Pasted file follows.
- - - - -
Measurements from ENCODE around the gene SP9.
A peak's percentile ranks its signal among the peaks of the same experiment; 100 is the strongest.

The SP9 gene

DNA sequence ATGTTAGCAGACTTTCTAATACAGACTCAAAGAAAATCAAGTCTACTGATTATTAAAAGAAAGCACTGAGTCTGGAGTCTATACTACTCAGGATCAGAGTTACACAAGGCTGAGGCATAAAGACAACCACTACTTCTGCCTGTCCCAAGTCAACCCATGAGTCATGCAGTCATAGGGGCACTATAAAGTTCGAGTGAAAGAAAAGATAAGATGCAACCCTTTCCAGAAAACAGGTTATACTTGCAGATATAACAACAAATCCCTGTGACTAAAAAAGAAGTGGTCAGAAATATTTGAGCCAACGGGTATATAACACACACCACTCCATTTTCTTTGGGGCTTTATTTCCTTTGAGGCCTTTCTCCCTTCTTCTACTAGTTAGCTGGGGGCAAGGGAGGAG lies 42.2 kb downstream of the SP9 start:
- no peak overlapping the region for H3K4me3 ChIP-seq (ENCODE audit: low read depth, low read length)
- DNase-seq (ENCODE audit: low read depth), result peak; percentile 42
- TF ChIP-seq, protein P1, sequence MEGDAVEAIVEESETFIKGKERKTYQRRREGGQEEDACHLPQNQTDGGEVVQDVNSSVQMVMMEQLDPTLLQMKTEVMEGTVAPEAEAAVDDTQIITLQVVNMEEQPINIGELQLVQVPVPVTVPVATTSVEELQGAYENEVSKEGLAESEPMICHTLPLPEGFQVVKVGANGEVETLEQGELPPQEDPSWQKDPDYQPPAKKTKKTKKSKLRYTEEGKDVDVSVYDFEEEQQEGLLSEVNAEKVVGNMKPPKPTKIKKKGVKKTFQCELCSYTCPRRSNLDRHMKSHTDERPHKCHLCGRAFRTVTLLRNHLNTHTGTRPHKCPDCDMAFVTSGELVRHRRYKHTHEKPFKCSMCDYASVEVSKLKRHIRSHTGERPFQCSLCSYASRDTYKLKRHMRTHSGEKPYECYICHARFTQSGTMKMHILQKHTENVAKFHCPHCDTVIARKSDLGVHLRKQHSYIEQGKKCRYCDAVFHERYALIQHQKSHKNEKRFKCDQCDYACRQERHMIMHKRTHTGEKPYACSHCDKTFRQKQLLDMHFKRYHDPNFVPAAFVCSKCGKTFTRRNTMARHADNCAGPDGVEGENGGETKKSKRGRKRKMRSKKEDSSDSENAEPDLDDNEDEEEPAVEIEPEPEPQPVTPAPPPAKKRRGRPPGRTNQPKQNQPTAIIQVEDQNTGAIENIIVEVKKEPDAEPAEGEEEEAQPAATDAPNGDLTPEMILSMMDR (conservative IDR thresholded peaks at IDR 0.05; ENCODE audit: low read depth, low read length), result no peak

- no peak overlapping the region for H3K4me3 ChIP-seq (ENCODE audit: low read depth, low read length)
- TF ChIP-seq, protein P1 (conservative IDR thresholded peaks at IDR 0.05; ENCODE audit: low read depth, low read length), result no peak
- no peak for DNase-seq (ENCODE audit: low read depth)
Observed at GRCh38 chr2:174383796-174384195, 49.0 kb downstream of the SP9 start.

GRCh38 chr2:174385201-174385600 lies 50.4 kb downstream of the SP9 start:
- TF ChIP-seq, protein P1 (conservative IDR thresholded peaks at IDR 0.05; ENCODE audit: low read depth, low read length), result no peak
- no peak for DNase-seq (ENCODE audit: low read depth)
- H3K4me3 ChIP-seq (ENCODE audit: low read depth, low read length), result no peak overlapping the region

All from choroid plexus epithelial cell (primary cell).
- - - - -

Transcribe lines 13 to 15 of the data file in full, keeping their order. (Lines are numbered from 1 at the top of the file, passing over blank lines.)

- TF ChIP-seq, protein P1 (conservative IDR thresholded peaks at IDR 0.05; ENCODE audit: low read depth, low read length), result no peak
- no peak for DNase-seq (ENCODE audit: low read depth)
- H3K4me3 ChIP-seq (ENCODE audit: low read depth, low read length), result no peak overlapping the region